The only thing those on the left hate more than a conservative white male is a conservative black male. It simply infuriates leftists when a black man rejects their socialist dogma and espouses such conservative ideals as individual initiative, freedom from government, self-reliance, responsibility for decision making, and competing in the marketplace. How dare he!
A conservative black male who has not only espoused such ideals but lived them is Larry Elder. One of the most dynamic, articulate, forceful, and successful personalities on radio and television today, Elder is frequently labeled an “Uncle Tom” by white leftists and black activists who cannot compete with his intellect or command of facts. Argumentum ad hominem is their first, last, and only defense when engaging “The Sage from South Central,” as his radio listeners in Los Angeles know him.
Born Laurence Allen Elder in Los Angeles in 1952, Elder came from strong stock. His father enlisted in the Marine Corps in November 1943 and later served as a cook on Guam, rising to the rank of staff sergeant at a time when there were no more than a few hundred blacks in the Marines, which eventually comprised more than a half-million men during World War II. After his discharge in 1946, Elder’s father settled not in his native Georgia, but in Los Angeles, where opportunity beckoned. He went to work cooking for a wealthy family, saved his money, and opened a small café, Elder’s Snack Bar.
Elder’s mother was born and reared on an Alabama farm and moved to Washington, D.C. during WWII, where she worked as a clerk typist for the Department of War. She married Elder’s father in 1947 and gave birth to Larry and his two brothers in Los Angeles. She taught Sunday School, was a den mother for her sons’ Cub Scout troop, helped with the boys’ Little League teams, and later went to work for the local phone company.
Larry Elder attended Crenshaw High School, which at the time was one of nine nearly all-black public high schools in South Central Los Angeles. Despite many students at Crenshaw performing below standards (though they did better then than they do today), Elder excelled. Upon graduation he was off for Brown University in Providence, Rhode Island. The Ivy League school was a long way, both literally and figuratively, from Crenshaw High and South Central, but Elder continued to thrive academically and, after graduating with a degree in political science, attended the University of Michigan Law School. Upon graduating from Michigan, Elder was hired by a law firm in Cleveland, Ohio.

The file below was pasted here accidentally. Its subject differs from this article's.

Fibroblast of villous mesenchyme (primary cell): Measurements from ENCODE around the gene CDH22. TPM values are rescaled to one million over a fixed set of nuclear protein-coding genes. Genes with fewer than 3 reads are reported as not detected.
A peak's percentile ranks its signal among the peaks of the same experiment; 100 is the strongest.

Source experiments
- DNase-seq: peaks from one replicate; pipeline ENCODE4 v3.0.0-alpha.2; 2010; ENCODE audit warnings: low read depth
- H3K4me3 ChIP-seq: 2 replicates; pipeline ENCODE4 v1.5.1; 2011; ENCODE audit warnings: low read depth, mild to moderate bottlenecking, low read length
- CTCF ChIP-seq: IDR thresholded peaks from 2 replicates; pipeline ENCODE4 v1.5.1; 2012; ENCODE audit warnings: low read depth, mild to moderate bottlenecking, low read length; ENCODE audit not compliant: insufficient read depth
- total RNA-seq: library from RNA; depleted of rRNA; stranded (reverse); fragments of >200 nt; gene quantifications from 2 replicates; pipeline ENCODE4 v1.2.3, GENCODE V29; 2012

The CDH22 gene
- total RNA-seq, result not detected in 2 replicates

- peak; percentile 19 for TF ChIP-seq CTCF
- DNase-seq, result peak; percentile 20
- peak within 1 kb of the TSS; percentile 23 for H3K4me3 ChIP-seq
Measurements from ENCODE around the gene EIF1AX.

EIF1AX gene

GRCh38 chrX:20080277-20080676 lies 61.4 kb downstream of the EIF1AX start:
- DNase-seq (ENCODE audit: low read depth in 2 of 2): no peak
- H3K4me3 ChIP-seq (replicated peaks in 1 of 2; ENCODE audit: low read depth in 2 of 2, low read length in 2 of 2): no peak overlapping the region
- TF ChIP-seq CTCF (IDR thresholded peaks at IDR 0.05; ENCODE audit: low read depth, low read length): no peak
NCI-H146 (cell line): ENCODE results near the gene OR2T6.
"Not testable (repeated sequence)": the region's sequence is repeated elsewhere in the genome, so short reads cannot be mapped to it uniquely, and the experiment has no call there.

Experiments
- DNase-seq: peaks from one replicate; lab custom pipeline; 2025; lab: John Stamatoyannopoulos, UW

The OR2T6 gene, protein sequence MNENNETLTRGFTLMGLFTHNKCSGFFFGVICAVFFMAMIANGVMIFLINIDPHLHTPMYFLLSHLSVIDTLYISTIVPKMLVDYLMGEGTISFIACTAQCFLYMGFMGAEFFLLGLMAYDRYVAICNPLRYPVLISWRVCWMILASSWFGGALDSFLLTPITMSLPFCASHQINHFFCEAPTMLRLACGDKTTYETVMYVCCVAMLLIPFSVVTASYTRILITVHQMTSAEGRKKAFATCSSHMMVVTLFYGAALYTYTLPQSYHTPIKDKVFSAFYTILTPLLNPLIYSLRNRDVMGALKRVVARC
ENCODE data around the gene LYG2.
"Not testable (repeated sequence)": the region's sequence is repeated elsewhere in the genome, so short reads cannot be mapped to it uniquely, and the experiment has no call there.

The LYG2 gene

After three years of hard, often joyless, work at the firm, the enterprising Elder formed his own legal executive search company in 1980. By 1988 he handed over daily operations to one of his associates and began hosting a daily talk show on a local Cleveland television station. This program soon earned him a reputation in the broadcast business. In 1994, KABC Radio lured him away from Cleveland to host a program on AM 790 in the big-time market of Los Angeles.
Being a talk-radio junkie, I started listening to Larry on his very first broadcast. I was immediately a fan. Larry shared my conservative viewpoint, but as a black man he could also talk more freely about racial topics, such as welfare reform and affirmative action. By the mid-’90s, it was clear that when I or any other white man discussed race-related issues, we were vulnerable to being called racists. But when Elder did so, he would be immune to such charges. Or, so I thought.
Not many weeks passed after Elder’s Los Angeles debut before black activists and others began calling him an Uncle Tom, a “white man’s lackey,” a “house nigger,” “a bootlicker” and other such terms of endearment. Despite this opposition, KABC moved Elder to a coveted slot during the afternoon rush hour a couple of years later. This change made him even more well-known wherever KABC’s signal reached.
As Elder’s profile grew, the pushback increased. An organization of black activists in South Central, the Talking Drum Community Forum, distributed leaflets throughout the area attacking Elder. One said “Wanted: White Man’s Poster Boy—Dead. Bring Head to South Central.” It featured a photo of Elder superimposed over a bullseye. A leaflet campaign also attempted to organize a boycott of his sponsors.
Although Elder’s ratings for the afternoon time slot were breaking KABC records, sponsors, including American Airlines, Sears, and Ford, were concerned about the controversy ginned up by the activists and began pulling their advertisements. KABC executives got the shakes and cut Elder’s four-hour program to two. The other two hours were given to a liberal talk-show host.
At the same time, though, thousands of listeners began rallying to support Elder, writing letters to KABC and to sponsors, and raising money for pro-Elder ads.